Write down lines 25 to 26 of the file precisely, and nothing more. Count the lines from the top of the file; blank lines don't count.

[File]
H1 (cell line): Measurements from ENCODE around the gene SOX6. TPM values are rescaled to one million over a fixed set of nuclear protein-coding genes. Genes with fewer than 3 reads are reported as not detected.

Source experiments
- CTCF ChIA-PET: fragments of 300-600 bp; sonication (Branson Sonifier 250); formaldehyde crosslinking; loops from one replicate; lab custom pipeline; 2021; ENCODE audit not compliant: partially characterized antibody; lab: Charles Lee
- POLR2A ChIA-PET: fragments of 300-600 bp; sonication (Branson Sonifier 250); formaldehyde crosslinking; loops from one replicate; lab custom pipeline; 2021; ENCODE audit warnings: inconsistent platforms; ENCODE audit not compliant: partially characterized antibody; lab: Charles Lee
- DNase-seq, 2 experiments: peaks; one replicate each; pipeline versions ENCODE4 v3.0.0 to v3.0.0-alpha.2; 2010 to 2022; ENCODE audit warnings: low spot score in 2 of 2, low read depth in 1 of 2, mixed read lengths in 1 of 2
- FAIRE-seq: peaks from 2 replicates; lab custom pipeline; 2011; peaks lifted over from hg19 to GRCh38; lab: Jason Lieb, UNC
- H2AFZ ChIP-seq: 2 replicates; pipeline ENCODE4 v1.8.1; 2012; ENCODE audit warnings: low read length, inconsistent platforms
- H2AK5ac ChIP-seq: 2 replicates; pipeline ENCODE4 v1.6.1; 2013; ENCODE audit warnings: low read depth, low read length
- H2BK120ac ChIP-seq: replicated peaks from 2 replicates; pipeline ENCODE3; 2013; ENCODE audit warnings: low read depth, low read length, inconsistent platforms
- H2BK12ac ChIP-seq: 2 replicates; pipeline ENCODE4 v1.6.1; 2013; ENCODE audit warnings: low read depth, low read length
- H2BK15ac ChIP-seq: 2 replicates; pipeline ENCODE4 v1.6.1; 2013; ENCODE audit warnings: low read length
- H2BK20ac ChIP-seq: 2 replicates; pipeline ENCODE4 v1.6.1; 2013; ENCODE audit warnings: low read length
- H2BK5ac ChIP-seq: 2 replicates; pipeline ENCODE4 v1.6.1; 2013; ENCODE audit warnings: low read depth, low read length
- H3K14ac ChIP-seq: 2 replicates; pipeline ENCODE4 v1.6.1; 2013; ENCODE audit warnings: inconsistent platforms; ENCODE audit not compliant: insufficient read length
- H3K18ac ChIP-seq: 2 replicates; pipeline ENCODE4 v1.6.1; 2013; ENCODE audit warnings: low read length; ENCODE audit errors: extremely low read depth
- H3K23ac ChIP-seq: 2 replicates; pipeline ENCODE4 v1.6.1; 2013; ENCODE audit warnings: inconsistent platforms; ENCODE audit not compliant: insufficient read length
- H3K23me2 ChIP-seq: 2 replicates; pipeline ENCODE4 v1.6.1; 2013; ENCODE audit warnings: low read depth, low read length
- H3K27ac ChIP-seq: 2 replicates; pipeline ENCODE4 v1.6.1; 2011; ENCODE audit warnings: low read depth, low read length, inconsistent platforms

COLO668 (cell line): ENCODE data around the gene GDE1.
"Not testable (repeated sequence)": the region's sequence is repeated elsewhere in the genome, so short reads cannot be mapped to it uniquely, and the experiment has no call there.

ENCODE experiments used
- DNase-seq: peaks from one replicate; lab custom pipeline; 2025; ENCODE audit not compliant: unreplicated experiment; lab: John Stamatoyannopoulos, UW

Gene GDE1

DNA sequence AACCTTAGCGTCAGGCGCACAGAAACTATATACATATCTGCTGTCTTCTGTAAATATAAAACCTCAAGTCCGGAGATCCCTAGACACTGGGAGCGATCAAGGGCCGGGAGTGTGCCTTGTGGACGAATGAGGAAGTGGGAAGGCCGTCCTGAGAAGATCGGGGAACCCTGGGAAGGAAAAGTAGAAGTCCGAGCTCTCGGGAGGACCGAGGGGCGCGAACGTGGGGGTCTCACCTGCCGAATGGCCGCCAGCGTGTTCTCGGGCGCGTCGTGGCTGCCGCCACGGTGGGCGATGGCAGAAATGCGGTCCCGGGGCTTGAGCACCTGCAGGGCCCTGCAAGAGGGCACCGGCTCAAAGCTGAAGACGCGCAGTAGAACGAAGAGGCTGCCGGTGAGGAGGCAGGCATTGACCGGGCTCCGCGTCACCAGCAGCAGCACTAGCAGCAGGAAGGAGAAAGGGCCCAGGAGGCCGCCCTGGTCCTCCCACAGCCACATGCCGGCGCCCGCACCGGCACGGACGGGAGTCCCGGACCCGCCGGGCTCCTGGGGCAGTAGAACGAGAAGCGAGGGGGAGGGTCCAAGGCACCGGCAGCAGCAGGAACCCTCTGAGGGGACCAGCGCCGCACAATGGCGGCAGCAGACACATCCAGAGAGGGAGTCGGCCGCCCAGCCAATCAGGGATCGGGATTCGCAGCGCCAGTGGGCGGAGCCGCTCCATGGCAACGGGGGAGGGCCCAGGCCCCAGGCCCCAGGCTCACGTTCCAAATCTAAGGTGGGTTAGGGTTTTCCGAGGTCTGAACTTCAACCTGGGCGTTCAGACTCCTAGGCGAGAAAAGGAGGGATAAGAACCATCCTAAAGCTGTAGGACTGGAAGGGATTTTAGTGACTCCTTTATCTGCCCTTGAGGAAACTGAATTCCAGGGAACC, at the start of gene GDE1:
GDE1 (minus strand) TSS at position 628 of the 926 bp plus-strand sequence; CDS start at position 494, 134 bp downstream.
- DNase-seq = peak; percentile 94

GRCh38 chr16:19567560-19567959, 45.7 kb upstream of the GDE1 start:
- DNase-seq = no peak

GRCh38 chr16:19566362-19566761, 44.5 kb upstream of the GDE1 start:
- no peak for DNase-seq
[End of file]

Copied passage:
GDE1 (minus strand) TSS at position 628 of the 926 bp plus-strand sequence; CDS start at position 494, 134 bp downstream.
- DNase-seq = peak; percentile 94